The Virginia-North Carolina Boundary Line and Your Genealogy

Activity along this very important colonial boundary between Virginia and North Carolina is discussed and often illustrated in these references:

  1. Briceland, Alan Vance.  Westward from Virginia:  Exploration of Virginia-North Carolina Frontier, 1650-1710.  Charlottesville VA:  University Press of Virginia, 1987.
  2. Powell, William S., etal.  The Regulators in North Carolina:  A Documentary History, 1759-1776.  Raleigh NC:  State Department Archives and History, 1971.  This is a very large volume of more than 600 pages with a very good bibliography.
  3. “Records of Emigrants from England and Scotland to North Carolina, 1774-1775,” North Carolina Historical Review (Jan-Apr 1934).  30 pp.  Includes England:  100 names; Scotland:  500 names.  At the outbreak of the American Revolution, there were 15,000 Scottish Highlanders along this border.  Over 1,600 Highlanders arrived in 1770 alone.  Names were also printed in part in the New England Historical and Genealogical Register (1908-1911).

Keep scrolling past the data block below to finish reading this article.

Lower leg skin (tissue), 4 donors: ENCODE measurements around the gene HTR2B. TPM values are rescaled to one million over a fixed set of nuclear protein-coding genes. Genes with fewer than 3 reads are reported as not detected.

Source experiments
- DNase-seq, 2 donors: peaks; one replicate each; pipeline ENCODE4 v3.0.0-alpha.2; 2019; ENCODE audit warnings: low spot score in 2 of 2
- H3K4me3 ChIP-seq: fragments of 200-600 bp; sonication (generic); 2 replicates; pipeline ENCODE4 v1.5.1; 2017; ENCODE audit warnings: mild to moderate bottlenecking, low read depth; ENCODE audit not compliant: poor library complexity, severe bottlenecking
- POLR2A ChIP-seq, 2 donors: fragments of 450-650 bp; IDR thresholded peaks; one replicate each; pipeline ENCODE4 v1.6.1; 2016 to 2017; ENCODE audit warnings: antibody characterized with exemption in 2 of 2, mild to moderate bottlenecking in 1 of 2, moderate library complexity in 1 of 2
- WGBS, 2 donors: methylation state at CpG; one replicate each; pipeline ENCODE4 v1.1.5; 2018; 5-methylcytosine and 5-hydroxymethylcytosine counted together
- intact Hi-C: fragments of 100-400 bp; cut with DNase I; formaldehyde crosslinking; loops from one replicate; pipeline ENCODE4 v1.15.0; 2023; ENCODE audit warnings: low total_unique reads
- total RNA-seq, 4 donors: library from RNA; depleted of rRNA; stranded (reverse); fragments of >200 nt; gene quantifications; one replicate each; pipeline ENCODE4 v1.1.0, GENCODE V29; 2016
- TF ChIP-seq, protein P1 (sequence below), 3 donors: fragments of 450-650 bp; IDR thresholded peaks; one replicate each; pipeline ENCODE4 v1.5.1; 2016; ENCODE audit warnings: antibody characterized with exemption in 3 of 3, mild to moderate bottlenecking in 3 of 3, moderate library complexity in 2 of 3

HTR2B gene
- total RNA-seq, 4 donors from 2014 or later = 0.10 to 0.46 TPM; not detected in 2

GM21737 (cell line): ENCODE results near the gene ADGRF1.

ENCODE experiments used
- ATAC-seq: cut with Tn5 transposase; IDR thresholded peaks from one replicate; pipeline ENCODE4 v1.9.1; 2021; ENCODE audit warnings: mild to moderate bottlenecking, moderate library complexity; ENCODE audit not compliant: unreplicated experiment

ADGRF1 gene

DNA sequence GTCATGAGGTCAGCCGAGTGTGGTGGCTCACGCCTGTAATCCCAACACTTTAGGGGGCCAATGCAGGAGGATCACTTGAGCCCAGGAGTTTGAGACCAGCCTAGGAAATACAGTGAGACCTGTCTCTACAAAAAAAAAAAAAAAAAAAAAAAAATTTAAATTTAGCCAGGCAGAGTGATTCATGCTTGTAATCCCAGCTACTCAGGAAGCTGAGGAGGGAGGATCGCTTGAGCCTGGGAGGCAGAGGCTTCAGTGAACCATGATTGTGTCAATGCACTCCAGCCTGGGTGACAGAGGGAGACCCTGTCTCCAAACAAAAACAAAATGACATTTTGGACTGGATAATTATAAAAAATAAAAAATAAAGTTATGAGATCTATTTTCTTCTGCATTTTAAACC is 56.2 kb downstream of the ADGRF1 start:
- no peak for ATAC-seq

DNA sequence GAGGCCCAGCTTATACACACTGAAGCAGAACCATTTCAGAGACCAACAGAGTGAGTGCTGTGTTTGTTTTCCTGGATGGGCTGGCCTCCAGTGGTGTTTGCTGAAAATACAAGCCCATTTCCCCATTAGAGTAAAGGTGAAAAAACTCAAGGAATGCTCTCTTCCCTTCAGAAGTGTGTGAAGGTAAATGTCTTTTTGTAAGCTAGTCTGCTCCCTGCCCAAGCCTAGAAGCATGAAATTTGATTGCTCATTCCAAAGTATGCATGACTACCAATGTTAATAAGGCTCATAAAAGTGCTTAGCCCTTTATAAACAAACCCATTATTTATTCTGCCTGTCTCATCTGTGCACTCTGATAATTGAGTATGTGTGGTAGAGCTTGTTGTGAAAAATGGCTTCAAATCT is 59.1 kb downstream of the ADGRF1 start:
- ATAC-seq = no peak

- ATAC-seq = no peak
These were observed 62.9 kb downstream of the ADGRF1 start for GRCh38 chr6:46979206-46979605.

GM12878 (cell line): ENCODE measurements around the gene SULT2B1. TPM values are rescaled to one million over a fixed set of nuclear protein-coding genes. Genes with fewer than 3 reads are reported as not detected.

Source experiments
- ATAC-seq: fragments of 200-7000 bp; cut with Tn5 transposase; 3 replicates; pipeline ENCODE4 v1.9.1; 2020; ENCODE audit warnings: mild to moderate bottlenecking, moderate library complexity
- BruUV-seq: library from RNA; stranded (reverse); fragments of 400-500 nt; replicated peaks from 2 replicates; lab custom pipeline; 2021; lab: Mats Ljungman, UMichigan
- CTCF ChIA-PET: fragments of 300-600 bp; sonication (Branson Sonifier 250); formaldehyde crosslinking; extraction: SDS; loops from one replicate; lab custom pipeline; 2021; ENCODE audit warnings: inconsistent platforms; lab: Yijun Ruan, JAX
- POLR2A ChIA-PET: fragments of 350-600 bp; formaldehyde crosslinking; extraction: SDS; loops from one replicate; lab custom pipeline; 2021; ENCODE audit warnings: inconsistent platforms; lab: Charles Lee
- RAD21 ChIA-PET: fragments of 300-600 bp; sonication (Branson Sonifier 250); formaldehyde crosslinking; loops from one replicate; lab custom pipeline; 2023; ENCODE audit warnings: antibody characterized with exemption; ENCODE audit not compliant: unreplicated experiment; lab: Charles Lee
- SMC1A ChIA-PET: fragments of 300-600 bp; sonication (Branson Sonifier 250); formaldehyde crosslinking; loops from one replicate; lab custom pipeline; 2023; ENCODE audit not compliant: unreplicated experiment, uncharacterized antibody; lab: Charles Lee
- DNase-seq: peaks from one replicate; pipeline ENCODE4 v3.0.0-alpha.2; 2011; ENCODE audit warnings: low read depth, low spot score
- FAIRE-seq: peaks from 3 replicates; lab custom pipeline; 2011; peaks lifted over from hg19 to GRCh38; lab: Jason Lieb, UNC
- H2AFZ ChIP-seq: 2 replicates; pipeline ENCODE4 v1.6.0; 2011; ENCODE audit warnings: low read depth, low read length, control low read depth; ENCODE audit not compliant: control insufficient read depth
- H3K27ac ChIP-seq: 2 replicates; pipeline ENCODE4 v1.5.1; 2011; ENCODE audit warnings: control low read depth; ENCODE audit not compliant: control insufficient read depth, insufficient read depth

If you are tracing a family with a Scottish surname, beware if you are told they were Scots-Irish along this border.  Most of the Scots came directly from Scotland to take advantage of the economic conditions here.  They ran lucrative mercantile establishments, trading with the Indians, with new settlers, with countries abroad.

Do a bit of careful study along this boundary, your favorite Virginia genealogist, Arlene Eakle

PS  The above list is just a beginning–stay tuned for more, in depth, recommendations.




Oh boy and howdy I learn from your blogs. I look forward to every new entry.  Joan Rambo, California

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